In our modern world of computerized tracking and delivery services via truck and plane, few expressmen have ever contended with the likes of Rattlesnake Dick or Black Bart. But Wells Fargo expressmen in California in the late 1800s did. And despite rashes of holdups by the likes of Dick and Bart, the Wells Fargo company maintained a sterling record of covering its losses so that no customers ever forfeited a dime to such desperados.
Eastern expressmen Henry Wells and William G. Fargo organized the Wells Fargo Company in 1852, seeking to link their East Coast operations of American Express (yes, that AmEx) with the California gold fields. Rattlesnake Dick cashed in on $80,000 from the company’s first stagecoach robbery in 1855. Black Bart began making his small mark on Wells Fargo history a few years later with a robbery in 1875.
(An excellent source for Wells Fargo history, stagecoaches and expressmen in general, and the careers of such bad guys as Bart and Dick is the volume in the Time-Life Books “The Old West Series” entitled “The Expressmen.”)
Dick’s bravado involved a coach that was part of a mule train. He got his nickname because he launched his criminal career and formed his gang in the California mining camp of Rattlesnake Bar. His career was short and uneventful, coming to an end in a shootout near Auburn, California, in 1859. But Bart added quite a colorful page to the outlaw history of the Old West. He appeared in the middle of a road at the crest of a hill in front of a Wells Fargo stagecoach in the High Sierra in July 1875. He was holding a shotgun pointed squarely at the driver.
The robber was dressed in a long white-linen duster covering his clothes and wearing a flour sack with eye holes over his head. In a loud, deep voice, he shouted up at the driver, “Please throw down the box.” The driver obliged and the robber who became known as Black Bart broke open the box with an ax and began stuffing bags of gold coins into the pockets of the duster. One of the women passengers on the coach became frightened and threw her purse down to the robber. He politely picked up the purse and returned it to her, with a short speech: “Madam, I do not wish your money. In that respect, I honor only the good office of Wells Fargo.”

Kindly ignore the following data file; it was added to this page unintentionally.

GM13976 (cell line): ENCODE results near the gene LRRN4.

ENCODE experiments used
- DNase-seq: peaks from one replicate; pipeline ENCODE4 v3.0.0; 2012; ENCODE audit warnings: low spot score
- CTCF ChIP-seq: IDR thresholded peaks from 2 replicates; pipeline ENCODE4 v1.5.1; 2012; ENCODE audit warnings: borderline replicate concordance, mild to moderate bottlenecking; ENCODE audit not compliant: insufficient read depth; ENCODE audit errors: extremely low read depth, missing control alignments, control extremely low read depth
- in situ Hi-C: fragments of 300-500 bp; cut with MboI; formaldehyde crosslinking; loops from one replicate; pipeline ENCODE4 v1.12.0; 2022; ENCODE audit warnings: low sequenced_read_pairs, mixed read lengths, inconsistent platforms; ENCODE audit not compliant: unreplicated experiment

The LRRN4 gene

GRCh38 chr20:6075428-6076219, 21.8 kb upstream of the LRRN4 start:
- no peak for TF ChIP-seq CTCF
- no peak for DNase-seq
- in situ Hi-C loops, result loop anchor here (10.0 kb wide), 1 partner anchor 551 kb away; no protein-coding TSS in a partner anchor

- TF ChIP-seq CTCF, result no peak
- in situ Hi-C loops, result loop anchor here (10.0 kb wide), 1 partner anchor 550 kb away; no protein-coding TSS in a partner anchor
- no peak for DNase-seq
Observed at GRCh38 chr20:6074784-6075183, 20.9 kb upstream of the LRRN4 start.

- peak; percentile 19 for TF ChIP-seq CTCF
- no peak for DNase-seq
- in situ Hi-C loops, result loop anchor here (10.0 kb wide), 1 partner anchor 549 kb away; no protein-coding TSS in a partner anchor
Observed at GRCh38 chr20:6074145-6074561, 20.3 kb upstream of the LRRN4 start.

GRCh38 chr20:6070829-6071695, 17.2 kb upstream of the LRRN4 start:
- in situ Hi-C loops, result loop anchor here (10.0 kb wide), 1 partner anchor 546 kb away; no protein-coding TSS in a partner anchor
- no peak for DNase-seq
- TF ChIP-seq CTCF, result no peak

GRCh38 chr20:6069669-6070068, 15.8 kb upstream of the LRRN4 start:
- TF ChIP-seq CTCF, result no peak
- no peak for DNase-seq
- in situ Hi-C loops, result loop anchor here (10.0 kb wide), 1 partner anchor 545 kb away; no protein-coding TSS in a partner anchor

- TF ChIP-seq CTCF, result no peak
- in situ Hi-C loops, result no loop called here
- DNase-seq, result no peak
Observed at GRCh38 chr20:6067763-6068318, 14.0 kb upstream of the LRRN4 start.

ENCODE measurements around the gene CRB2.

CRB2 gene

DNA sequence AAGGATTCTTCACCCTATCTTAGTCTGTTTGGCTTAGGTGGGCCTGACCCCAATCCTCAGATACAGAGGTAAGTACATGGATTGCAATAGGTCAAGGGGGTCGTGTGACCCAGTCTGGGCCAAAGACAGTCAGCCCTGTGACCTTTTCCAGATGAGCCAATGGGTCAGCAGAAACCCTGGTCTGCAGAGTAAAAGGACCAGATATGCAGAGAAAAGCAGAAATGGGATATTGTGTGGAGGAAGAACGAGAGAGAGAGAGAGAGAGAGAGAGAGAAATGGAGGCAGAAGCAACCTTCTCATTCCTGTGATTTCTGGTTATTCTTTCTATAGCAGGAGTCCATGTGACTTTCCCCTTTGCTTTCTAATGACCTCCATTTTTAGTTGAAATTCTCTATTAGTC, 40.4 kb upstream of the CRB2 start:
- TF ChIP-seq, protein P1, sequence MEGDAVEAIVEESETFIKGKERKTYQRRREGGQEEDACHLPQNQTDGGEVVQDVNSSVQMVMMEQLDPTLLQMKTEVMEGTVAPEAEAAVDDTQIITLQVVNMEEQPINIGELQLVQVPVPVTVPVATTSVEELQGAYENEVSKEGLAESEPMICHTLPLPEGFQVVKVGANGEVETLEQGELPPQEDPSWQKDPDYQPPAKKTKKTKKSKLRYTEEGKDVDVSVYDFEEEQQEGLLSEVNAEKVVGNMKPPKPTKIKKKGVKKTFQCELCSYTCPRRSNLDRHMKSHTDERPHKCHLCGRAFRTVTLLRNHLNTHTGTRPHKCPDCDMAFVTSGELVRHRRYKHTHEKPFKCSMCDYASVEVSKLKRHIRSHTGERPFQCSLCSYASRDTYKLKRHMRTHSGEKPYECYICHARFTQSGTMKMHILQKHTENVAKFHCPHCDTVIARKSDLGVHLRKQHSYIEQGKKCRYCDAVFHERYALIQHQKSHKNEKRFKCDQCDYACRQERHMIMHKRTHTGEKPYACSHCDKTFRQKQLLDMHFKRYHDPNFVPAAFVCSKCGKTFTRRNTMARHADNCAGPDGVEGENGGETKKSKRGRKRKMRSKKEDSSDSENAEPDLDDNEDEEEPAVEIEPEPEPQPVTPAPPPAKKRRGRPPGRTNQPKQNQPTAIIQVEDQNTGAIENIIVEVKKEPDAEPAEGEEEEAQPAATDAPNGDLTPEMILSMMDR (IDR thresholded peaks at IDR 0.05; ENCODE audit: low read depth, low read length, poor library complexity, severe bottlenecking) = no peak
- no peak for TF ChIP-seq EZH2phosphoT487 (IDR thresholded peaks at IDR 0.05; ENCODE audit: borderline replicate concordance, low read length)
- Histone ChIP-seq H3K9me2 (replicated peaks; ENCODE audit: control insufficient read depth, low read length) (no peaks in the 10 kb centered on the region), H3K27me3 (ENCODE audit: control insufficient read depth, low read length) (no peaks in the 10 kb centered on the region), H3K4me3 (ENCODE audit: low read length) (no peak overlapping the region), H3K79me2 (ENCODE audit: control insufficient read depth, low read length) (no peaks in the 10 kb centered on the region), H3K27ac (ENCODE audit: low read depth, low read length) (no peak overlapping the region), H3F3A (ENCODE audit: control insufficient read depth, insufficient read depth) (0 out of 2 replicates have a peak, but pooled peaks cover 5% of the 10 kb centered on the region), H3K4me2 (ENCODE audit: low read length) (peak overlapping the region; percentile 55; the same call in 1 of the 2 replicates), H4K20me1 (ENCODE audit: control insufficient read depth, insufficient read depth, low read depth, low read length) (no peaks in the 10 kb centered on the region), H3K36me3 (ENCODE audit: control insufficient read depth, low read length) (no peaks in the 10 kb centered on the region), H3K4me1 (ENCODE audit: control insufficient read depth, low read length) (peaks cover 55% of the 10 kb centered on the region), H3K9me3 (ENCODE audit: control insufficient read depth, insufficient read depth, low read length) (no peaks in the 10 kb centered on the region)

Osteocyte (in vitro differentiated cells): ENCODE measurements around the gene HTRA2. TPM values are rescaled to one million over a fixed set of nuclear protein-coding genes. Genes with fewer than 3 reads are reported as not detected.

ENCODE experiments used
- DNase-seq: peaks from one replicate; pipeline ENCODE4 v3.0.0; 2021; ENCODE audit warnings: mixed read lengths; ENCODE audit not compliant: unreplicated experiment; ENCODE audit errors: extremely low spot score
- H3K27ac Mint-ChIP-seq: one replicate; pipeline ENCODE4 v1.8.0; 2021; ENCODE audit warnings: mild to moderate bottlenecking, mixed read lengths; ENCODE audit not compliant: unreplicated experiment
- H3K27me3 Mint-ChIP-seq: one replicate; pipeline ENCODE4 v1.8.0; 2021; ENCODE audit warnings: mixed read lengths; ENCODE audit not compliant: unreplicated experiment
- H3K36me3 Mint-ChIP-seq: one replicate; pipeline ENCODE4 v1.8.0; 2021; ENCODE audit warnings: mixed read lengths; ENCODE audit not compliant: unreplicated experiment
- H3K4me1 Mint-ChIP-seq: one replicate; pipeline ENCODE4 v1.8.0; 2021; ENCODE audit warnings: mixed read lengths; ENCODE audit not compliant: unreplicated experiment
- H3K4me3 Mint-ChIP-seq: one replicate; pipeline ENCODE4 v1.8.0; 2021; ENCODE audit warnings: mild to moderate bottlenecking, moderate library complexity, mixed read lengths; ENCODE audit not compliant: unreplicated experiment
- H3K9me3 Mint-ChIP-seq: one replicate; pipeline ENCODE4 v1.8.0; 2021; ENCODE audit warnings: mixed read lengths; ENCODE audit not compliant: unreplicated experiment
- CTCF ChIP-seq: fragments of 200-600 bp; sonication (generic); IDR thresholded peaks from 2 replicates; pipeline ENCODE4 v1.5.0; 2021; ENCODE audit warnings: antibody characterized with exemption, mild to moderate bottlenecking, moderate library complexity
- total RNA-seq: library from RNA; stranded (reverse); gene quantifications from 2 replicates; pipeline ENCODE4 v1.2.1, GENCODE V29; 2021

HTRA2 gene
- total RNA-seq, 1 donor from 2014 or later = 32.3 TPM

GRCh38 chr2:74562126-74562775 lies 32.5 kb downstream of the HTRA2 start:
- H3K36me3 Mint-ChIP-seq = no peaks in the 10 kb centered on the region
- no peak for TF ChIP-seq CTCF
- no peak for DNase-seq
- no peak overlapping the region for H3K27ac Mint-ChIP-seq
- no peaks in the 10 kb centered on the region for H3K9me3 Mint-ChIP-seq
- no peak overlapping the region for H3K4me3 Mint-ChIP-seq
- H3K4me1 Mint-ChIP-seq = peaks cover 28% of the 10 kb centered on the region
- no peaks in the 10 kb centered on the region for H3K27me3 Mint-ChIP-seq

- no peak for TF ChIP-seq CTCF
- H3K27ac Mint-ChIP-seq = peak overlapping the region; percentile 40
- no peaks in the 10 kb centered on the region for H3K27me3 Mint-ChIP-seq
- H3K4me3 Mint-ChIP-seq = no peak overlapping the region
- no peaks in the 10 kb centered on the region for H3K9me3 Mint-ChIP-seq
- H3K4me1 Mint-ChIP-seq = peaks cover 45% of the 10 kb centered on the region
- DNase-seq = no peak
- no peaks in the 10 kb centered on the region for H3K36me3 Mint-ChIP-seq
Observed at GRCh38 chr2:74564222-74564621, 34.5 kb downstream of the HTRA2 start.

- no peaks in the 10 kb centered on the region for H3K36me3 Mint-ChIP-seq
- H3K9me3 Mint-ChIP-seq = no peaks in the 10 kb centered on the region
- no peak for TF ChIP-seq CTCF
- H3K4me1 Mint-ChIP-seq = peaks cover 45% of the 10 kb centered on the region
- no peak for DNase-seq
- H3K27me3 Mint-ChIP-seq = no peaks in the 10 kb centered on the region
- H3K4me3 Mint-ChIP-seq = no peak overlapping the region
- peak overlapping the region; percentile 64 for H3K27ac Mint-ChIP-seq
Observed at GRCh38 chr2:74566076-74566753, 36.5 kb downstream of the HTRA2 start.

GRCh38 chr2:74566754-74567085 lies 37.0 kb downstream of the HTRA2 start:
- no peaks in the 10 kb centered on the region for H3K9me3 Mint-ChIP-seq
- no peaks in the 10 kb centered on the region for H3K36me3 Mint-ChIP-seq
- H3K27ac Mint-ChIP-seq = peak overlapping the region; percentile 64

Bart’s total take for his 7-8 year holdup spree never approached the $80,000 Rattlesnake Dick got away with in that first Wells Fargo robbery — but he certainly wounded the company’s public image and pride; he began leaving scraps of paper with short poetry on them taunting Wells Fargo. He fired the public’s imagination and bought his special place in Western outlaw folklore with this note, left at the scene of his third stagecoach robbery:
“I’ve labored long and hard for bread
for honor and for riches
But on my corns too long you’ve tred
You fine haired S**s of Bit***s”
Folk hero or not, the man known as Black Bart, unfailingly polite to stagecoach drivers and passengers throughout his career, eventually slipped up. Running away from one foiled robbery attempt, he dropped a bag that had some personal possessions in it. After a diligent search of laundries in and out of San Francisco, Wells Fargo detectives tracked a handkerchief laundry mark to a prosperous mining man named Charles E. Bolton. Bolton turned out to be a restless wanderer named Charles E. Boles who had fled a wife and family in the Middle West to seek his fortune in California.
Because he had never used the shotgun or done anything violent during his robberies, and because he returned most of the gold he had stolen, Boles was cut a deal. He pleaded guilty to one count of armed robbery and served a 6-year term in San Quentin prison.
Unwilling to accept such a disappointing end to such a dashing career, the public refused to believe that Boles was the “real” Black Bart. Though Boles served his time and disappeared from Western history after leaving San Quentin, public rumors and enthusiasm continued to attribute daring robberies in California to Black Bart for several years.